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A vehicle specially equipped for taking sick or injured people to and from the hospital, especially in emergencies.
- ‘An emergency room with no more beds will close to ambulances and divert them to another hospital.’
- ‘An additional phase of the new development could incorporate other emergency services such as ambulances and coastguard.’
- ‘She was taken to hospital in an ambulance suffering a broken neck but later died.’
- ‘Within three minutes of the call there was an ambulance vehicle at the scene.’
- ‘Six ambulances removed the injured to hospital, while a number of people were treated at the scene for shock.’
- ‘What possesses them to trash an ambulance outside a hospital in broad daylight?’
- ‘The patient in the ambulance and a paramedic who was in the back of it were taken to hospital in a second ambulance.’
- ‘Otherwise if the ambulance service gets an emergency elsewhere they may not be able to go to it.’
- ‘He was stretchered into an ambulance and taken to hospital where he will remain overnight.’
- ‘One option would be to improve the response time of ambulances to emergency calls.’
- ‘They had arrived at the hospital shortly after both ambulances did.’
- ‘The authors concluded that unnecessary use of emergency ambulances would decline if alternatives were provided.’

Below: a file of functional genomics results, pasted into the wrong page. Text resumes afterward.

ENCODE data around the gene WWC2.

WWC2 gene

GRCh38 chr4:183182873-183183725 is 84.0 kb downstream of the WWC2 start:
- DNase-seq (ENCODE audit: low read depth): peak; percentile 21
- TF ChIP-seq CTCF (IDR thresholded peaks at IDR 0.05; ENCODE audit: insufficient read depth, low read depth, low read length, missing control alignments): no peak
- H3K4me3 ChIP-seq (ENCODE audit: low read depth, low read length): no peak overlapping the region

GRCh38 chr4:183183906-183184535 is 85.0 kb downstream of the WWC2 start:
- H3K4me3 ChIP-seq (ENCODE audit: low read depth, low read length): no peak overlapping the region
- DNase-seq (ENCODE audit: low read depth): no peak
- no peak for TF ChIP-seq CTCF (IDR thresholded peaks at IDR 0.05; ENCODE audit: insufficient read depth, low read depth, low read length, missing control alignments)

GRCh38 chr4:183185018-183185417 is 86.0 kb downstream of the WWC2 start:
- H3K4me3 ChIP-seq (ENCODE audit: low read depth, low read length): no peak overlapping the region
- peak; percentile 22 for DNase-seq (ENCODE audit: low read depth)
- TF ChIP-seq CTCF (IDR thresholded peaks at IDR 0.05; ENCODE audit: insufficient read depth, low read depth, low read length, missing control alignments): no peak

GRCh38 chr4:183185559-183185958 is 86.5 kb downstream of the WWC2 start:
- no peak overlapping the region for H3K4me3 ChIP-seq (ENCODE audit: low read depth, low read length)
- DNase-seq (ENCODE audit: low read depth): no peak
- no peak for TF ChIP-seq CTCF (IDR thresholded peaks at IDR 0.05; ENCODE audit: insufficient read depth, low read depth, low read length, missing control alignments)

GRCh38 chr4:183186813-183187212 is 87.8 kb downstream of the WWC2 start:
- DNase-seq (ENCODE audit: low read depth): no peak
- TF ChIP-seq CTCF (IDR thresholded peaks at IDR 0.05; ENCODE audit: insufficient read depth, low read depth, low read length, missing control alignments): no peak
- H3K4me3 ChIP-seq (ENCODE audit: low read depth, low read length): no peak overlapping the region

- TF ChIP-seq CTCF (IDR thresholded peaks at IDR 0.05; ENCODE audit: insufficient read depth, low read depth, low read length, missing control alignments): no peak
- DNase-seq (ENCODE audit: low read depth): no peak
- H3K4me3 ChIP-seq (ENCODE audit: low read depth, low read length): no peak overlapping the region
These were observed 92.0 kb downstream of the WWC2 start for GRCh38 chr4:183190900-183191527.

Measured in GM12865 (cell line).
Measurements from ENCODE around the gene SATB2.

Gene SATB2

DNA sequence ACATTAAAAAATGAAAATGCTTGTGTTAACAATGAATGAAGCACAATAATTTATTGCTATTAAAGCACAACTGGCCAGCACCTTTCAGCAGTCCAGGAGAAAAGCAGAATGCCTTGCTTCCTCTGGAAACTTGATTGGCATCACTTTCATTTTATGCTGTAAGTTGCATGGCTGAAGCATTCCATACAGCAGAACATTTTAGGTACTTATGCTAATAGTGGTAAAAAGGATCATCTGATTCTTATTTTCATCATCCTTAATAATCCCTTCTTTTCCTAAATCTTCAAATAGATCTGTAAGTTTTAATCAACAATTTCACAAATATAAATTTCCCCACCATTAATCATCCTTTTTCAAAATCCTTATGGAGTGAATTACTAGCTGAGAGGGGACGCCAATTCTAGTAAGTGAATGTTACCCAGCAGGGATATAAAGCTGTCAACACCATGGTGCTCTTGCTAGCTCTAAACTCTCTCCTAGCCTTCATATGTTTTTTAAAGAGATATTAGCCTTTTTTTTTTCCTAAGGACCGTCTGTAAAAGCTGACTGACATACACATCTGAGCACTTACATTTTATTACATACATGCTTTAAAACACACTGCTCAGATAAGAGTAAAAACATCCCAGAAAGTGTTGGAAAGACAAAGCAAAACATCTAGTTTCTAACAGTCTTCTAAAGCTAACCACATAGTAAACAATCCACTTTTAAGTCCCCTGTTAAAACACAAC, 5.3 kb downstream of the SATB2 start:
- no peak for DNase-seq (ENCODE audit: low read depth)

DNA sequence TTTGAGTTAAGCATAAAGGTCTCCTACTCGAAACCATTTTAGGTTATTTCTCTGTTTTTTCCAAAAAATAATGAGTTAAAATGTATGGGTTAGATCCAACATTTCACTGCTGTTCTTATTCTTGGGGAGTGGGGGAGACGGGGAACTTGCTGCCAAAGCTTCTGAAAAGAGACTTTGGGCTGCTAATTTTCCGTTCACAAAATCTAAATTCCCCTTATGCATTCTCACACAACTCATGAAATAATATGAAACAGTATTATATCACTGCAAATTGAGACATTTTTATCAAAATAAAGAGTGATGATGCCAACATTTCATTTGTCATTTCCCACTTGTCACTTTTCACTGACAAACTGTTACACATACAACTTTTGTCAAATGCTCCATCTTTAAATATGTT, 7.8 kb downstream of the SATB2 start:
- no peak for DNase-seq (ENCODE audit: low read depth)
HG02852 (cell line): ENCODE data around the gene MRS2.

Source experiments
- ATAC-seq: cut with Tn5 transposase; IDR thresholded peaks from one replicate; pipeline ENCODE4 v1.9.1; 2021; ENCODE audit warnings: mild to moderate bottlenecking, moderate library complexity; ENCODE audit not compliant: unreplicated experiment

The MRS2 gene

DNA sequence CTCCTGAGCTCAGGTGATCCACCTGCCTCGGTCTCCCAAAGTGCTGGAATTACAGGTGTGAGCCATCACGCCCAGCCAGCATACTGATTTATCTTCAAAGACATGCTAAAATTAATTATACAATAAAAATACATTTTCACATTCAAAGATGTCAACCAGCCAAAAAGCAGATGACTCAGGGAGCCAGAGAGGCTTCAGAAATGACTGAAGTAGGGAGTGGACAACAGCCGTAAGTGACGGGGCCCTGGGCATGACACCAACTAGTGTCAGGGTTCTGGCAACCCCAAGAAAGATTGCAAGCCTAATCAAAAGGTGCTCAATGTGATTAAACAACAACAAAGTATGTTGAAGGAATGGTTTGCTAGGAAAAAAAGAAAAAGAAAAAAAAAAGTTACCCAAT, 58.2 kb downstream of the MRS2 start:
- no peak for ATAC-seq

- ‘They came within a matter of minutes and he went to get the twins to follow the ambulance to the hospital.’
- ‘He was rushed to Southend Hospital by ambulance where he received emergency surgery.’
- ‘I received the phone call, jumped into a taxi and followed the ambulance to the hospital.’
- ‘Six to seven emergency vehicles and four ambulances are also provided.’
- ‘We assume all duties which are carried out by our ambulance service are emergencies.’
- ‘The woman in the other vehicle had to be cut free from her vehicle and was flown to hospital in the air ambulance.’
- ‘We observed ambulances heading to the hospital having to go very slowly through traffic.’
- ‘Even in the ambulance and in hospital the medical teams were fighting all the way to bring him back.’
Early 19th century: French, from hôpital ambulant ‘mobile (horse-drawn) field hospital’, from Latin ambulant- ‘walking’ (see ambulant).
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